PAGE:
Ten Distributions Worth Knowing
In This Chapter
Delving into distributions that often describe your data
Digging into distributions that arise during statistical significance testing
This chapter describes ten statistical distribution functions you’ll probably encounter in biological research. For each one I provide a graph of what that distribution looks like as well as some useful or interesting facts and formulas.
You find two general types of distributions here:
Distributions that describe random fluctuations in observed data: Your experimental data will often conform to one of the first seven common distributions. These distributions have one or two adjustable parameters that let them “fit” the fluctuations in your observed data.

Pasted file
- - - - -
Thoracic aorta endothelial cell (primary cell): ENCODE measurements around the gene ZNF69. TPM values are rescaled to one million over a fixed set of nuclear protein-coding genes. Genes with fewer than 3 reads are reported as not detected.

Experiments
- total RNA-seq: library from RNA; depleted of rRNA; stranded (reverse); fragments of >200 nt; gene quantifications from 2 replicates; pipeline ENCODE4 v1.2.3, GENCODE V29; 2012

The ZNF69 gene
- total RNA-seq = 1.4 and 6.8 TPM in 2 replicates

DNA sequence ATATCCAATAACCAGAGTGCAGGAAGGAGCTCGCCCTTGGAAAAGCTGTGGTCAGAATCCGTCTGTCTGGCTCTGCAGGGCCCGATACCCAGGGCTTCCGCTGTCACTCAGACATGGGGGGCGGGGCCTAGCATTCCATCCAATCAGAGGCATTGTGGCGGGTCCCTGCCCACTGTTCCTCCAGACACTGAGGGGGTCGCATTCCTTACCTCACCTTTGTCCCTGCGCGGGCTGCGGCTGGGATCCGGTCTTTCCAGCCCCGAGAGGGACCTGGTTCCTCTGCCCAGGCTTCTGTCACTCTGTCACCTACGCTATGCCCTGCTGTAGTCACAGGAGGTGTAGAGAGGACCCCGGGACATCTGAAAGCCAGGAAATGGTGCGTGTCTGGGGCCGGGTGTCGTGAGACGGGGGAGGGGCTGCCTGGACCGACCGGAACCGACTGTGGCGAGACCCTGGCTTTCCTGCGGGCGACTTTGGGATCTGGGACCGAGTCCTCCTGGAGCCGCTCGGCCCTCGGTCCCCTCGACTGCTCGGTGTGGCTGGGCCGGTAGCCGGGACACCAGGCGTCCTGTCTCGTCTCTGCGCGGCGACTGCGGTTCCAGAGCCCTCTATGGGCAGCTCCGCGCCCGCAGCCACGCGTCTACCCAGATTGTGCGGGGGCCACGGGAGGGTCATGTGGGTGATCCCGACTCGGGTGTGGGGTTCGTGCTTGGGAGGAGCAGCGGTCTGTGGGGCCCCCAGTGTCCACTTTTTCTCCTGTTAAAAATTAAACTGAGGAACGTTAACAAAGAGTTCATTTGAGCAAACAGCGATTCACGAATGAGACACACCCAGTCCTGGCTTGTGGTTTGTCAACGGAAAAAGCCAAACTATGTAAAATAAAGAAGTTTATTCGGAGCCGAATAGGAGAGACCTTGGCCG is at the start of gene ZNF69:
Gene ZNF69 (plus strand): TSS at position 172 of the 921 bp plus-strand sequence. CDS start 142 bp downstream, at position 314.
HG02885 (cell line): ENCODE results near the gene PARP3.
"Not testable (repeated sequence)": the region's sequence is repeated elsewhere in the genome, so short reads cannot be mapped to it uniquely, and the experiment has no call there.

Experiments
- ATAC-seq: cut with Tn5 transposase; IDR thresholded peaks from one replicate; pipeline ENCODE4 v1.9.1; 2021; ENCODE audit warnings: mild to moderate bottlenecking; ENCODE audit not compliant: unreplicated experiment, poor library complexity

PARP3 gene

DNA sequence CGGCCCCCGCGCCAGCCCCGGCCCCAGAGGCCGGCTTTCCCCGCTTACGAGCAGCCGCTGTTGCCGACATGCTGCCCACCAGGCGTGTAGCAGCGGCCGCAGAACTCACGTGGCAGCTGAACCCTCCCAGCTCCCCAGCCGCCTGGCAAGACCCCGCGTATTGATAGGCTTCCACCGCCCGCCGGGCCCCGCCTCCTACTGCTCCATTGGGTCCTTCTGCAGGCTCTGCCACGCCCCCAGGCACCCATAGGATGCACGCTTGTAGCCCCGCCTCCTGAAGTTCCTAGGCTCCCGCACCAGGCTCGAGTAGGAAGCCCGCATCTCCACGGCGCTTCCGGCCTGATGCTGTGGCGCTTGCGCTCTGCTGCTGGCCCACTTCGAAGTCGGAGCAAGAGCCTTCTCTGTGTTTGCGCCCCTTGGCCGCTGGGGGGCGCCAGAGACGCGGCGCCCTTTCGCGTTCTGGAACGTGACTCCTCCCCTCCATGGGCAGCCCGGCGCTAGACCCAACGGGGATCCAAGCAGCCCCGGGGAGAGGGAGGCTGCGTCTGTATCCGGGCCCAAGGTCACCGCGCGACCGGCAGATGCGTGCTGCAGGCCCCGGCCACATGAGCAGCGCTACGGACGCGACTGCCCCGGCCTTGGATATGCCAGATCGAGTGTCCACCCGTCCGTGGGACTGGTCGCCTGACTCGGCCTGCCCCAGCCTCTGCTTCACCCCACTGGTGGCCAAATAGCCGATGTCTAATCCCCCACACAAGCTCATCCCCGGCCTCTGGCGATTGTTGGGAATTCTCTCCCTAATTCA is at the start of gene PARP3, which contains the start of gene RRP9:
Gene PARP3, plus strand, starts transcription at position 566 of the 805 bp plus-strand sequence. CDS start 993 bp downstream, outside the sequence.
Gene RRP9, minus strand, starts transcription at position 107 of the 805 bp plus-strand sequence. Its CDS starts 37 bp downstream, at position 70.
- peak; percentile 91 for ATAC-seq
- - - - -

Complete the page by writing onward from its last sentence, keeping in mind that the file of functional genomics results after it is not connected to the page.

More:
Common test statistic distributions: The last three distributions — the Student t, chi-square, and Fisher F distributions — don’t describe your observed data; they describe how a test statistic (calculated as part of a statistical significance test) will fluctuate if the null hypothesis is true — that is, if the apparent effects in your ...